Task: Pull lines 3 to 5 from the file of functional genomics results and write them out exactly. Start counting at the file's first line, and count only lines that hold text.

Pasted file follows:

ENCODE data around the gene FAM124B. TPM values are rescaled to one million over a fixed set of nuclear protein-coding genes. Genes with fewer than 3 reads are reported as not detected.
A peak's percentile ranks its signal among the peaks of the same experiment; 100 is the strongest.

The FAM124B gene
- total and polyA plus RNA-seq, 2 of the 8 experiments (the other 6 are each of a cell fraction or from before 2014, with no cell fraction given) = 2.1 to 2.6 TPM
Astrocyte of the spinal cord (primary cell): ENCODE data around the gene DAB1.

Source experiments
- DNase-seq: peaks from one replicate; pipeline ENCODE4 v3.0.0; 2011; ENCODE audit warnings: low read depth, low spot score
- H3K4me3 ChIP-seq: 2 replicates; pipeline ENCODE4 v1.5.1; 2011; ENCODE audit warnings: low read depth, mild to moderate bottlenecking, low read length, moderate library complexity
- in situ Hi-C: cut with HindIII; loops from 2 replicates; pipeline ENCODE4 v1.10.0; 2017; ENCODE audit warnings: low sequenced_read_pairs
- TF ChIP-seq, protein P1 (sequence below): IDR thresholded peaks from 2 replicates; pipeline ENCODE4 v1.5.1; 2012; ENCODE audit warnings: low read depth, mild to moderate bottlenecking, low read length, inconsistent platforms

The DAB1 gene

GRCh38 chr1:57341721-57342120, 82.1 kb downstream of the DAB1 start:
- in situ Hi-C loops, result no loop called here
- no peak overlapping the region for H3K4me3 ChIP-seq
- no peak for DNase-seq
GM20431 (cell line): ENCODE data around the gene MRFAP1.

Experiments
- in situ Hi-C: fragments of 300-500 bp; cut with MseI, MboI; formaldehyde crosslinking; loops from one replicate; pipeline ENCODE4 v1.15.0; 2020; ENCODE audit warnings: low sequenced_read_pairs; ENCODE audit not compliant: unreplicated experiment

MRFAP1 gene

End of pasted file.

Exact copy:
The FAM124B gene
- total and polyA plus RNA-seq, 2 of the 8 experiments (the other 6 are each of a cell fraction or from before 2014, with no cell fraction given) = 2.1 to 2.6 TPM
Astrocyte of the spinal cord (primary cell): ENCODE data around the gene DAB1.